• Device registration: How will you enroll mobiles to be managed? MDMs can help administrators register company handhelds (e.g., directory add) or let users register their own devices (e.g., enrollment portals), or some combination thereof.
  • Agent activation: How will MDM software get installed and activated on each new device? Some mobile devices ship with native MDM (e.g., Apple iOS, BlackBerry OS); others may require employees to visit an app store or an IT-managed Web portal to download and install an MDM agent. The latter is often accomplished by texting or emailing a URL to each enrolled device to complete over-the-air installation.
  • Device configuration: How will you override factory/carrier defaults? For example, you might want to require passwords, add registry keys, or rewrite menus to eliminate non-business applications. MDMs can apply your "standard config" to each device after initial activation or hard reset.

Mobile software distribution

Many MDMs go beyond device inventory and configuration, providing tools that deliver and update mobile applications. This may not be Job 1, but it should be a close second.
  • Software packages: How will you bundle related applications for purposes of configuration and delivery? MDMs can help you define and deploy those packages, helping to resolve platform, memory, and application dependencies.
  • Application distribution: Do you want software and updates to be downloaded from public app stores (e.g., Apple iTunes, Google Play), pushed transparently to managed devices by an enterprise app store, or some combination thereof? Each mobile OS enforces its own rules regarding user permissions required to install and update apps, but MDMs can help IT automate related processes (e.g., prompting users to install required public apps).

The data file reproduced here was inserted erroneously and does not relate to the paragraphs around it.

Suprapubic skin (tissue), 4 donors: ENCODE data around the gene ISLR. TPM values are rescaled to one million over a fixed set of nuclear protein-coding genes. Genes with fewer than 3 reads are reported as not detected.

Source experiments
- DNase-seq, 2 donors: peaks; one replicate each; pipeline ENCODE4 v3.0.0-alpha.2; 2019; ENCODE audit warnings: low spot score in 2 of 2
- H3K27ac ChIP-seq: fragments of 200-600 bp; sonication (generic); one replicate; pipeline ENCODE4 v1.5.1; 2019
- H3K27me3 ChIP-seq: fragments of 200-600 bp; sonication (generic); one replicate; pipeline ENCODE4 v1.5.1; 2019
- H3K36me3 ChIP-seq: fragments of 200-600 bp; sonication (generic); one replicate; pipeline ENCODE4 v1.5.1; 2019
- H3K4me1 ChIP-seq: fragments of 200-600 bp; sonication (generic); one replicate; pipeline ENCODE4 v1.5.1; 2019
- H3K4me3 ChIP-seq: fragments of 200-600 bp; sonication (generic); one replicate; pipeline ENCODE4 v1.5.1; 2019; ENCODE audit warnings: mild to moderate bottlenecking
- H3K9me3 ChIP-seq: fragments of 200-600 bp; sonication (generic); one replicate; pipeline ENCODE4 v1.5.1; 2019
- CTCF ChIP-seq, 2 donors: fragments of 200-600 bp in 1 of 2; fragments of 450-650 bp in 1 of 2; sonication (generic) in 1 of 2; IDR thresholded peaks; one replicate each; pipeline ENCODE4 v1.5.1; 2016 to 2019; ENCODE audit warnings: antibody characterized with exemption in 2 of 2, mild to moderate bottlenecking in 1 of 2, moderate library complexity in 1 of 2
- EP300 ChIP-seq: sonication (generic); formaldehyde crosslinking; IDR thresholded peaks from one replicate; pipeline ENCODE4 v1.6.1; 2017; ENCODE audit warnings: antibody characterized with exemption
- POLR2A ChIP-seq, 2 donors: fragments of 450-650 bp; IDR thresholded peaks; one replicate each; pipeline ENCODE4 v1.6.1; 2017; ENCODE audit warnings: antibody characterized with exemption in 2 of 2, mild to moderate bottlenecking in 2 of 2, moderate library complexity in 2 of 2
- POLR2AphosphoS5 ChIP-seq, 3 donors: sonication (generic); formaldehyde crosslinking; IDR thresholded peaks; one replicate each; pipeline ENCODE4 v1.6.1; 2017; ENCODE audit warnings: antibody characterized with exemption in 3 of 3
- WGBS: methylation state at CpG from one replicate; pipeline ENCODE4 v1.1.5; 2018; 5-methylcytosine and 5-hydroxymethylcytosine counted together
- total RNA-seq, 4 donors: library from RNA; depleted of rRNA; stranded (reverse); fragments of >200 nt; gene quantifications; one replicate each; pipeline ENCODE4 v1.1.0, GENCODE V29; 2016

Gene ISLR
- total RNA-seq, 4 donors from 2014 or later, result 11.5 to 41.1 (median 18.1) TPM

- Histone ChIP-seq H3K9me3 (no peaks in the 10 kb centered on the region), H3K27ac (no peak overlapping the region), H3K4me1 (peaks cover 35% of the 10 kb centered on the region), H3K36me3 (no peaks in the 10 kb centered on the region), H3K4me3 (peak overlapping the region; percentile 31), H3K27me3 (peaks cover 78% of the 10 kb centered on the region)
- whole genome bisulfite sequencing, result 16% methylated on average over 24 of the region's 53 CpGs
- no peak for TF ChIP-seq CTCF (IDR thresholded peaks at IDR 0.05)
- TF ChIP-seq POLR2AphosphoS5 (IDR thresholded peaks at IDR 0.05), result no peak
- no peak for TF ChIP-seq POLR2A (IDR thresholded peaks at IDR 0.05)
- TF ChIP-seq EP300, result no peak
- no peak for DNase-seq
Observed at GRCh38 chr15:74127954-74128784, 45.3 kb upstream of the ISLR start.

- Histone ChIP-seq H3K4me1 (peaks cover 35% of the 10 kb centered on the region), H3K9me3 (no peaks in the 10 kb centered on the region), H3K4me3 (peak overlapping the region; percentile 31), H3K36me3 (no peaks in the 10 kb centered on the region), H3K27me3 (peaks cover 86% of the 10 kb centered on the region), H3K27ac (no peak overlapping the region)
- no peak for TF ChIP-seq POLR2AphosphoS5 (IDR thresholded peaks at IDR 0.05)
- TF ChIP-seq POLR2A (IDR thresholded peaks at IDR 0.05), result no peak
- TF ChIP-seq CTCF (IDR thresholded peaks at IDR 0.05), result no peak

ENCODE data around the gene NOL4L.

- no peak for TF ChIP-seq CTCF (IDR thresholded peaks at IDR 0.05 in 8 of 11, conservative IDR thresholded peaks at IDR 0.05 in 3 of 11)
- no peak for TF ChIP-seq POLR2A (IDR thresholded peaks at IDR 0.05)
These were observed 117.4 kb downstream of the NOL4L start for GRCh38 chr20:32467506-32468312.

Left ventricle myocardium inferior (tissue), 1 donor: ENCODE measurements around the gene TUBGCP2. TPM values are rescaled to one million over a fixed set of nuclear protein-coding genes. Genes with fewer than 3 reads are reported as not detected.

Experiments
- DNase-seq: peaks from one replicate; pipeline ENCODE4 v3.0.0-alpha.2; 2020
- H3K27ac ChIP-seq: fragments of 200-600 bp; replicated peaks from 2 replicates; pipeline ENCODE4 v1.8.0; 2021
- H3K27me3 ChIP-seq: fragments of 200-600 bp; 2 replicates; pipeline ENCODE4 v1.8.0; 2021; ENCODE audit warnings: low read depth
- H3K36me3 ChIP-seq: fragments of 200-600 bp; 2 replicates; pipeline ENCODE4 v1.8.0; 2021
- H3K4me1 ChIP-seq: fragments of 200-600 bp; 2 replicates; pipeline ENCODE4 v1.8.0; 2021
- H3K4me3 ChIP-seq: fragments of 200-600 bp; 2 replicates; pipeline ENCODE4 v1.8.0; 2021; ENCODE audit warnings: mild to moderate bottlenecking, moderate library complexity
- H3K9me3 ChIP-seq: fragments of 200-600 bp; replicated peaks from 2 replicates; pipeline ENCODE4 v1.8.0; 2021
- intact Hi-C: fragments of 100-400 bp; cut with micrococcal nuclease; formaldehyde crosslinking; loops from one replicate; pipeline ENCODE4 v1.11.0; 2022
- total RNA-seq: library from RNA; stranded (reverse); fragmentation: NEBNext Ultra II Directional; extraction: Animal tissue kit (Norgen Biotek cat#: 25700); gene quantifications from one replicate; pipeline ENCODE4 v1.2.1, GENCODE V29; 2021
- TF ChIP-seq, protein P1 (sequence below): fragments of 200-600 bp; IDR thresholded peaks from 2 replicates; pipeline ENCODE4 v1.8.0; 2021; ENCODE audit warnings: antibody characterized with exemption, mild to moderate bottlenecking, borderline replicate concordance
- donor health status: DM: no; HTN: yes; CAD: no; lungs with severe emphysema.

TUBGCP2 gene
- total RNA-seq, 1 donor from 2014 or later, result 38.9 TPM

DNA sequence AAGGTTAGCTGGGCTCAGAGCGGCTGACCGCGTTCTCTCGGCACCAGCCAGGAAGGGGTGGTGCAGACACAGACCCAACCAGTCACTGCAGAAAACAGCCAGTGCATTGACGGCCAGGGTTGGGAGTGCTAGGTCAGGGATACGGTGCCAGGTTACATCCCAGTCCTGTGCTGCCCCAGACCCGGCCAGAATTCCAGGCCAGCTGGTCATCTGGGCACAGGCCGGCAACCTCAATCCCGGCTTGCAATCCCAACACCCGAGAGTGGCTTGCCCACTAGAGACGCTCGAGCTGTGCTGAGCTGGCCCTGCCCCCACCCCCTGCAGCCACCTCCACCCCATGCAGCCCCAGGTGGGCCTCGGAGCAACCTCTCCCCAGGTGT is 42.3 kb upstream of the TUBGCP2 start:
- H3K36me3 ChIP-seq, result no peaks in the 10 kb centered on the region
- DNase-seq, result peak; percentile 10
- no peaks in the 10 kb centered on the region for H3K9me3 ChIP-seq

• Mobile optimizations: Must your strategy accommodate unreliable or limited WANs? Some MDMs offer compression, incremental updates, and bandwidth management (attempting or resuming installation only over fast, low-cost links).
  • Change control: How often will your mobile applications need patching or update? Define how deployed packages will be maintained so that changes are applied without resulting in user pain or weeks of effort to fix failed updates.

Mobile security management

On handhelds, device and security management tend to converge. Many MDMs offer basic security features that are missing from mobile OSs or related to device tasks.
  • User authentication: How will you authenticate users before granting access to mobile devices? Some MDMs can be integrated with enterprise directories while addressing mobile needs like network-disconnected authentication.
  • Password policy enforcement: How many login attempts will you allow before requiring reset? Can emergency calls bypass authentication? Many MDM agents can enforce these and other password policies that go beyond OS-provided PINs.
  • Remote device wipe: Do you need the ability to wipe clean a remote mobile device? For example, an MDM can often delete data or hard-reset a lost smartphone on next server connect or upon receipt of an SMS "kill pill."
  • White/black lists and device restrictions: An MDM involved in application management may require certain business applications and ban other applications. Similarly, an MDM that controls device settings can help you disable risky interfaces and wireless options.